After he harvested that year's canola crop, Mr. Schmeiser stored a sizable quantify of seed from the Roundup-resistant plot, which he used as part of his planting the following year of 1,000 acres of canola.
A Monsanto investigator had taken samples in 1997 from canola plants growing along a road next to one of Mr. Schmeiser's fields. Testing revealed that the herbicide-resistant plants were Monsanto's genetically modified canola, known as Roundup Ready, which is specifically designed to resist Roundup herbicide. The company confronted Mr. Schmeiser in March 1998, warning him that planting the Roundup-resistant seeds he had saved would infringe the company's patent rights. He planted them anyway.
Mr. Schmeiser has surmised that the genetically modified seed either blew onto his property from neighboring farms or fell off passing trucks. Monsanto acknowledged that Mr Schmeiser had never placed an order for Roundup Ready canola.
The company nevertheless contended that no matter how Mr. Schmeiser obtained the Roundup Ready product, he should have signed a "technology use agreement" and paid the regular licensing fee of 15 Canadian dollars an acre. Under the licensing agreement, farmers are not allowed to save any seed for replanting and must buy new seed each year from Monsanto.
In Friday's judgment, which upholds rulings by two lower courts, the Supreme Court concluded by a 5-to-4 margin that Mr. Schmeiser had "actively cultivated" Roundup Ready canola as part of his business, thereby infringing Monsanto's patent.
"We emphasize that we are not concerned here with the innocent discovery by farmers of 'blow-by' patented plants on their land or in their cultivated fields," the judges wrote.
Nor, they said, were they concerned with the scope of Monsanto's patent or "the wisdom and social utility of the genetic modification of genes and cells."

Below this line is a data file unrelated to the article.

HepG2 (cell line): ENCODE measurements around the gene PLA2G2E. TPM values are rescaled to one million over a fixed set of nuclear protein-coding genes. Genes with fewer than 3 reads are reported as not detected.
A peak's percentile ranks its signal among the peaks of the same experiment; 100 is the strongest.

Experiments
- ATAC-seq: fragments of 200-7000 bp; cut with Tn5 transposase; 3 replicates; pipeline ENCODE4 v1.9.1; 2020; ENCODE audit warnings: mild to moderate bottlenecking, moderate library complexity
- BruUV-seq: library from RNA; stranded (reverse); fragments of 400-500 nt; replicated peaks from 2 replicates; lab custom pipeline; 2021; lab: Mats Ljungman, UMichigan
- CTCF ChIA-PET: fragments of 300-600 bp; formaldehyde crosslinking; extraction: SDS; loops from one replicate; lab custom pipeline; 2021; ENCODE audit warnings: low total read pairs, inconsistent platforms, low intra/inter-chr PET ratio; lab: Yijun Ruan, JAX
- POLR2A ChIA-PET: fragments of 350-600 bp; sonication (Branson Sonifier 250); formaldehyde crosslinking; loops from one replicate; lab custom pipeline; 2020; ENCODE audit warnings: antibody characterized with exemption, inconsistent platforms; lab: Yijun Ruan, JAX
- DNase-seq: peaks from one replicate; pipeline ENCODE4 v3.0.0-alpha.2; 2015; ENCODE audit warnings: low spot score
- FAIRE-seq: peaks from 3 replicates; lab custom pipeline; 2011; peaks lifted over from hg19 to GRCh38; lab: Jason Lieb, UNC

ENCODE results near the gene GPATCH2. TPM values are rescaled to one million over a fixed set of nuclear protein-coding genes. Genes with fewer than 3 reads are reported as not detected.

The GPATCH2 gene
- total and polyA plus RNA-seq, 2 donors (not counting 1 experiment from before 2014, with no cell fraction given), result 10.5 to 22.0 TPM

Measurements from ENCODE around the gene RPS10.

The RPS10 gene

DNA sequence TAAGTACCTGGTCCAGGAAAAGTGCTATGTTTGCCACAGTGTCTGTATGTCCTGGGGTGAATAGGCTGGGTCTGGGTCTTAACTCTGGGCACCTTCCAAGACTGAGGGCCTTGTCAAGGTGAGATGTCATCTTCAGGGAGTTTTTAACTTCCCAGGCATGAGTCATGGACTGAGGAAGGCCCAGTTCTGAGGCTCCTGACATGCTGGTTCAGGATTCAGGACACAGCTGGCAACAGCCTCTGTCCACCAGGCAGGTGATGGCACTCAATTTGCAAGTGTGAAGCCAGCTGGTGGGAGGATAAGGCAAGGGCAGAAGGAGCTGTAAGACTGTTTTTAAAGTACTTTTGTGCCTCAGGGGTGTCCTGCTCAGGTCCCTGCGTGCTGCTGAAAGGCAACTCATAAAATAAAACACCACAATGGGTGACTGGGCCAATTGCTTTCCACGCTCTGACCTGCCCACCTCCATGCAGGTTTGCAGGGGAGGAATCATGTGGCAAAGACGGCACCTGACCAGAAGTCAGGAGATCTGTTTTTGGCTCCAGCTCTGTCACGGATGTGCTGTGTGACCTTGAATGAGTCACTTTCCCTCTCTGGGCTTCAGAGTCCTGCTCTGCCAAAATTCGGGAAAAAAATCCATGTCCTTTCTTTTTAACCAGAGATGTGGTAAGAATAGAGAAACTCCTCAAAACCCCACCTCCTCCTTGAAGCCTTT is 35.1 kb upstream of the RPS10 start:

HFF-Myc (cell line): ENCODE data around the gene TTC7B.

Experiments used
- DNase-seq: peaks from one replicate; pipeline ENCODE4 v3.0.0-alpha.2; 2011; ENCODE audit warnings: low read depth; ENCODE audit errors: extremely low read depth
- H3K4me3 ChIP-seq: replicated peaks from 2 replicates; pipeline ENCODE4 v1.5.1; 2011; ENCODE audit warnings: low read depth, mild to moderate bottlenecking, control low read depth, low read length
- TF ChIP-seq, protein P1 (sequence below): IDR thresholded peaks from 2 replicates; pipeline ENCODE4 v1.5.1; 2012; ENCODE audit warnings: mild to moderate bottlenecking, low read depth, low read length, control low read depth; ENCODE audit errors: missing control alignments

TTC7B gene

"The patented genes and cells are not merely a 'part' of the plant," the court said. "Rather, the patented genes are present throughout the genetically modified plant and the patented cells compose its entire physical structure."
Under Friday's ruling, Mr. Schmeiser is barred from using Roundup Ready canola unless he pays Monsanto's license fee. He must also hand over to the company any Roundup Ready seed still in his possession.
Nevertheless, the court set aside the lower courts' decision that Mr. Schmeiser owed Monsanto 19,800 Canadian dollars in profits. The Supreme Court ruled that Mr. Schmeiser had earned the same profit from the Monsanto product as he would have from ordinary canola. It also overruled the lower courts' decision that Mr. Schmeiser was responsible for Monsanto's legal costs.
Farmers and environmental groups, among others, have mounted campaigns in several parts of the world against patents on genetically modified products, on the grounds that no commercial enterprise has sole rights to a living organism.
A court in southeastern France fined three people 600 euros ($722) each on Friday for destroying Monsanto test fields of genetically modified crops and awarded the company 4,000 euros in compensation for the damage. Similar charges have been brought in 11 other cases in France in the last six years.
source: http://query.nytimes.com/mem/tnt.html?tntget=2004/05/22/business/worldbusiness/22crop.html&tntemail0=&pagewanted=print&position= 21may04